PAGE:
All along the river banks were collapsing from the rain. Big slabs of sandstone had come down and tons of earth mixed with shrubs and grass the flowers still blooming on the bushes in the water. Even slopes away from the river were failing from the weight of gravity and water. There were several named rapids to run. I lined the ones I could not paddle and ran the others. I beat the boat like a rented mule and still it held up.
I stopped near Verdigris coulee to take in some scenery. Impressive sandstone outcrops defaced by the carved graffiti of the many who have passed by. The coulee itself is a broad open valley carved by water from the retreating ice sheets as is the valley of the Milk itself. The water from the coulee was clearer but it smelled like bull-piss --- but so did the Milk for that matter. “Well I’m an old cowhand, from the Rio Grand” I sang out to the empty wind as it whistled past my ears and for all I knew through them as well. I fought the wind all the way down to Writing On Stone park. Here I encountered culture shock as the place was crawling with humanity because of the holiday weekend. I squeezed my way through the hordes to a water tap and filled my jugs with strongly chlorinated water. Then I hit the road. Camp was in a cottonwood grove on a meander across from another sandstone cliff. I drank rum for the first time on the trip. It changes perceptions and I needed some of that.
In the morning as I pulled away I saw a cross fastened to the vertical rock wall and on the cross was the figure of a crucified man rendered in barbwire. It was done with some skill and great effort had been expended to place it there. It could only be seen from the river. I took a good look. Once was enough.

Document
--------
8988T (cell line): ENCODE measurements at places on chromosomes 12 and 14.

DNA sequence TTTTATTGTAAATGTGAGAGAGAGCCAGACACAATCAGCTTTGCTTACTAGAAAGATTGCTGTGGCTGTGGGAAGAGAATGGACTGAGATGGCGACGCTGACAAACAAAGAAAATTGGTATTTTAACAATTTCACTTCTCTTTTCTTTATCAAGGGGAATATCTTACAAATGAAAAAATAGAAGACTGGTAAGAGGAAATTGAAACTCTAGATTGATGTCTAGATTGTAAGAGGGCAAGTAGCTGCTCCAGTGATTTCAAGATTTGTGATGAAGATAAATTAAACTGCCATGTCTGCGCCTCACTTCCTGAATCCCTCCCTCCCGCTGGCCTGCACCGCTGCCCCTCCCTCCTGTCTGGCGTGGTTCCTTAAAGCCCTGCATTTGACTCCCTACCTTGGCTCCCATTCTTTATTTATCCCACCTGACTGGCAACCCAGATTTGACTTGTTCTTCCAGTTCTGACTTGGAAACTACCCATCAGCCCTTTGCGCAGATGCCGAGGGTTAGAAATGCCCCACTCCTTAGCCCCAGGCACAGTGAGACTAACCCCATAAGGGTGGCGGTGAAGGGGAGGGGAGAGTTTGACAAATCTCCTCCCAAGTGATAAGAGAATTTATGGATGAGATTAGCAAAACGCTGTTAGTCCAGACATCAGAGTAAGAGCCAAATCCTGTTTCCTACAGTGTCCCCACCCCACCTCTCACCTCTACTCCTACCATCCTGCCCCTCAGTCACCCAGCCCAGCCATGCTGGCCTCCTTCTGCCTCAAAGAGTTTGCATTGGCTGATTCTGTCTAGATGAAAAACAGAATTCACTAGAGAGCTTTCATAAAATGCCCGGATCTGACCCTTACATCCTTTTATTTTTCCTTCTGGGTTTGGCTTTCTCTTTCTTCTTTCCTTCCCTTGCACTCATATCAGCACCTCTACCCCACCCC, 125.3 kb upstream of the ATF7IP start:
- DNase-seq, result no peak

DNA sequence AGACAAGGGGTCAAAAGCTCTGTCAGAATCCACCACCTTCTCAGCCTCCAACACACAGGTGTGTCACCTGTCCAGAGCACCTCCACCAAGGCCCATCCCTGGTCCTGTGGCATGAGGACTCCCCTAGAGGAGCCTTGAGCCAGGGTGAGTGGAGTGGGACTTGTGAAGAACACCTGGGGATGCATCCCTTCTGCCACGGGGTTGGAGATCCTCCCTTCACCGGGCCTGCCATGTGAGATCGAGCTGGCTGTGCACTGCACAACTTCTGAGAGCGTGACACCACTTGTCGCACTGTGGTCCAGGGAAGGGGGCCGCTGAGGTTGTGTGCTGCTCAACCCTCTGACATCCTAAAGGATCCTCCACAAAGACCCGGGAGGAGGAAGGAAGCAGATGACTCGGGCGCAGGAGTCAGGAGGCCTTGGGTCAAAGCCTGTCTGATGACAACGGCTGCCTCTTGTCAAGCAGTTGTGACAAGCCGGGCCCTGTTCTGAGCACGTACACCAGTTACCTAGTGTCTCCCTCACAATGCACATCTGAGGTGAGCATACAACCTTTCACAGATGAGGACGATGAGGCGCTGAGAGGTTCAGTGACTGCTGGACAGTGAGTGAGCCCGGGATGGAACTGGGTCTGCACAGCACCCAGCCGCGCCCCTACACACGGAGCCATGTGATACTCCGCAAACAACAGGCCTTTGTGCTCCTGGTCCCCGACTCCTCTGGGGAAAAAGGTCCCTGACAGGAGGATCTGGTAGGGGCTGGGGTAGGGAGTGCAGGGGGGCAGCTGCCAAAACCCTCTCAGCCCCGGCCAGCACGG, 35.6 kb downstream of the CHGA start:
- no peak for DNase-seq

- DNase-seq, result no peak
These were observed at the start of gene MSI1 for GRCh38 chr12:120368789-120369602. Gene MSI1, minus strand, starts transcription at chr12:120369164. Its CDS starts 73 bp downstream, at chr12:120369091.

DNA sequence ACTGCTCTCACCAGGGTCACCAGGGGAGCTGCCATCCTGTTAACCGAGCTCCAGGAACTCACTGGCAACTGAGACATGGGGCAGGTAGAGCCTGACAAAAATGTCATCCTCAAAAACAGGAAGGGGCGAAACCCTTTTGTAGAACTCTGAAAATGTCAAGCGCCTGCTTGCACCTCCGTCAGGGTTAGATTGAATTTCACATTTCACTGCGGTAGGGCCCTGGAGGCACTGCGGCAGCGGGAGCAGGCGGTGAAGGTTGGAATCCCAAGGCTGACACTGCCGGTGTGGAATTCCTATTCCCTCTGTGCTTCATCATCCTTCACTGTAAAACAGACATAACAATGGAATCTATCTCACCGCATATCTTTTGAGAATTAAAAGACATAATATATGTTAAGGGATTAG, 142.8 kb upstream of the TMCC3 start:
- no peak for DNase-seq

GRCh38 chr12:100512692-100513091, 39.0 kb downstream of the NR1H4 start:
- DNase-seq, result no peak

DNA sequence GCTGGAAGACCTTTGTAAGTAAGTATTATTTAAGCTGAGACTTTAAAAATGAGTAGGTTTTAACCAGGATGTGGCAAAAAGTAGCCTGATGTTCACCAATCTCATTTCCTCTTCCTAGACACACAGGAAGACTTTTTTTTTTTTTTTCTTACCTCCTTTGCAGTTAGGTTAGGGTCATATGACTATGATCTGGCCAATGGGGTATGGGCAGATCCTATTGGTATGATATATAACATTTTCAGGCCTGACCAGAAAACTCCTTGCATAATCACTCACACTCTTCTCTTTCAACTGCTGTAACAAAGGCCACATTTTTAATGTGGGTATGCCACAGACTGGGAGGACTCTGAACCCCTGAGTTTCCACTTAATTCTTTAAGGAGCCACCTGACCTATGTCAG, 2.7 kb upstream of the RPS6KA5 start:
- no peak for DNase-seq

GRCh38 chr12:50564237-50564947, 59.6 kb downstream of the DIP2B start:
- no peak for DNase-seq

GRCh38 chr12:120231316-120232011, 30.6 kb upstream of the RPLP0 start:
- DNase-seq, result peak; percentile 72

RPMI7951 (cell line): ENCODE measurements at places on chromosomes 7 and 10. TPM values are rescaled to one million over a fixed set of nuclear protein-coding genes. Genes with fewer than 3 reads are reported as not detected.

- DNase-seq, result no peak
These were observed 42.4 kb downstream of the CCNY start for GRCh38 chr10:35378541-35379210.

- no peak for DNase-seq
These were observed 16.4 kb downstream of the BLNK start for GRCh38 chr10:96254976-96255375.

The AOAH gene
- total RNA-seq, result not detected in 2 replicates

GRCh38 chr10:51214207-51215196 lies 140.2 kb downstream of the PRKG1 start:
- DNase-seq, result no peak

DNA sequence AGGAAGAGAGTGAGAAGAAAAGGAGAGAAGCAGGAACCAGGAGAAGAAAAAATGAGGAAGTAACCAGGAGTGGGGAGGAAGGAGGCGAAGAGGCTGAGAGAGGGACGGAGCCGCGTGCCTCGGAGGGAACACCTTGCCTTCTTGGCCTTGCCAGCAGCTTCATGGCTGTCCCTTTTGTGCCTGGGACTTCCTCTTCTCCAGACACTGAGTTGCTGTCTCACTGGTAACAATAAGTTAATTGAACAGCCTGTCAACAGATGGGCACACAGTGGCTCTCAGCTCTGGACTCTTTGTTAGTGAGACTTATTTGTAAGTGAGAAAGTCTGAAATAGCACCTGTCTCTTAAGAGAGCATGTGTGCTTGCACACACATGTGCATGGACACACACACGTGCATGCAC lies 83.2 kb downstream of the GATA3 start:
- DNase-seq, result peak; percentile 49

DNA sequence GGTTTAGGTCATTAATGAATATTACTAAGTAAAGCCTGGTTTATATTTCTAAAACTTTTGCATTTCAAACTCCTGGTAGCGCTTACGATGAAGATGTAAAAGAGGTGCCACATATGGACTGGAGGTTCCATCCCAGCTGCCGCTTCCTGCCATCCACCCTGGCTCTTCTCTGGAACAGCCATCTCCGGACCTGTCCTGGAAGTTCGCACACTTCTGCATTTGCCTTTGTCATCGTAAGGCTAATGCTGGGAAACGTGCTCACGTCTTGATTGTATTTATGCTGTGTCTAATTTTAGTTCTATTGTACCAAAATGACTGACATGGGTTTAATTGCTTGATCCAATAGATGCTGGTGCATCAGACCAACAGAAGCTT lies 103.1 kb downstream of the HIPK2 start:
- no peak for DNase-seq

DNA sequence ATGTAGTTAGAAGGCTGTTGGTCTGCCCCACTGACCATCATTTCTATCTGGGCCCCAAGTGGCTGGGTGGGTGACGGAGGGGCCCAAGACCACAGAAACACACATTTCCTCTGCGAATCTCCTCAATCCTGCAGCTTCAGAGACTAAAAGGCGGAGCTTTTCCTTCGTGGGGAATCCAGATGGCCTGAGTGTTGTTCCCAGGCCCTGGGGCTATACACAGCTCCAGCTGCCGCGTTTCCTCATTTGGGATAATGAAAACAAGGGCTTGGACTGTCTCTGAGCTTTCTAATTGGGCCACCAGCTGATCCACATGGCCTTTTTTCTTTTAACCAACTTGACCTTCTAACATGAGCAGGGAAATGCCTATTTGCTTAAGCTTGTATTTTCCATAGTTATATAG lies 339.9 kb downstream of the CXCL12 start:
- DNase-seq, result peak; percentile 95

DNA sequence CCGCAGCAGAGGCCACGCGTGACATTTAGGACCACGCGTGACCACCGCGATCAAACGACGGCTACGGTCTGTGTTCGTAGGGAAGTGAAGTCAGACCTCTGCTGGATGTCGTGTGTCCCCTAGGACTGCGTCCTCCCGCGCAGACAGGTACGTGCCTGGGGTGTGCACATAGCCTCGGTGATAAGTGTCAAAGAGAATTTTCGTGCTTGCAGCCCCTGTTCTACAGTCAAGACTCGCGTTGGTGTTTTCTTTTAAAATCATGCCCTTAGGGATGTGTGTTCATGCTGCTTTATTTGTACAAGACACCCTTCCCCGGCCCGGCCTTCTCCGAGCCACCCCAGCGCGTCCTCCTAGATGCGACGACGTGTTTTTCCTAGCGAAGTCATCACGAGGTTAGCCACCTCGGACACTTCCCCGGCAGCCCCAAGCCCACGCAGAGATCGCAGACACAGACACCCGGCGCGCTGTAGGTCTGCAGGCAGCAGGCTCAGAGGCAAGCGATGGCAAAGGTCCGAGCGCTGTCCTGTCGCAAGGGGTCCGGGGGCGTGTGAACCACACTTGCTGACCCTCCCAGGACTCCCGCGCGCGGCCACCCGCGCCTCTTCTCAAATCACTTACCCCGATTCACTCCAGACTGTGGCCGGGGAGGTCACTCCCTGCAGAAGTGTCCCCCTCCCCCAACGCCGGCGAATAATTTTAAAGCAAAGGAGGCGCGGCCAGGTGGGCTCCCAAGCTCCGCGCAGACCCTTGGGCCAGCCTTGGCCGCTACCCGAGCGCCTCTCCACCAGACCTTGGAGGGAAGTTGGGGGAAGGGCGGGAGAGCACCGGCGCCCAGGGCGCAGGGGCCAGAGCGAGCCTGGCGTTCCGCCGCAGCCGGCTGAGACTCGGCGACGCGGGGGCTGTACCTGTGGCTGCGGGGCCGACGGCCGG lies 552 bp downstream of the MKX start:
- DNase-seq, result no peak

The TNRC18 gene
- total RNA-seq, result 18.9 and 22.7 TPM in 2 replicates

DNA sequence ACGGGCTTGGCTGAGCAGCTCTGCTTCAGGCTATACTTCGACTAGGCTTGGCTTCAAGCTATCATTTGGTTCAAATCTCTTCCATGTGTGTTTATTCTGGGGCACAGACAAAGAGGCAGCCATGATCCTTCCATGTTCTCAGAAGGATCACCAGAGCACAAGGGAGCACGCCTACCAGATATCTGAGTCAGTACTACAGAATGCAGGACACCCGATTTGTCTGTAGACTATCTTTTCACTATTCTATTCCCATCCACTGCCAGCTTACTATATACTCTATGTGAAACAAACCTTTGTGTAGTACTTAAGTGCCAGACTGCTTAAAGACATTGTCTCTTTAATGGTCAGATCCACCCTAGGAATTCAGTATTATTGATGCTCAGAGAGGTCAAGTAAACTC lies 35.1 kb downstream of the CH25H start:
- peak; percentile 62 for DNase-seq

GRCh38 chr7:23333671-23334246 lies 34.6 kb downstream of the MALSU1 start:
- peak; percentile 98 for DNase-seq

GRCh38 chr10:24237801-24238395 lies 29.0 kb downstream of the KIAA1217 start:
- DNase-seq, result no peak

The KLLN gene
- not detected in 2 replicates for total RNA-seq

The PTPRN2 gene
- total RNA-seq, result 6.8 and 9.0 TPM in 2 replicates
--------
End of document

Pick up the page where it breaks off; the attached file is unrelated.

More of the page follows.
The valley now opened up into expanses of flat and rolling prairie. The river grew wider and there were sandbars to ground on. Going past a hill I spied a pair of ears and they grew into an antelope peering at me and it followed me for a time before running off in that flat steady gait that they have for gaining distance. I passed two bridges and a ranch yard being eaten by the river. For a long time there were no trees or shrubs, only grasses. Dead cattle lay on the bars in various stages of decay and the wind brought the reminder of the way of all flesh. I saw a beaver feeding on rootlets exposed by the washing of the water. An Avocet, one of the most beautiful of shore birds, fed delicately on an island in the stream. Eventually the cottonwood groves reappeared and I pulled in and made camp. It was hot and I wanted shade. Walking about the park-like meadow I came across the desiccated remains of a coyote in a snare. Life on the Milk might be hard but death was no picnic either.
The following day the river narrowed necking down at times to ten metres across. I came across herds of juvenile elk resting on the sandbars. They got up and stared at the strange apparition and then trotted off into the brush. There were deer in the meadows and geese and ducks and small sandpipers resting and feeding along the shores and the stream-side thickets were full of birds and their songs.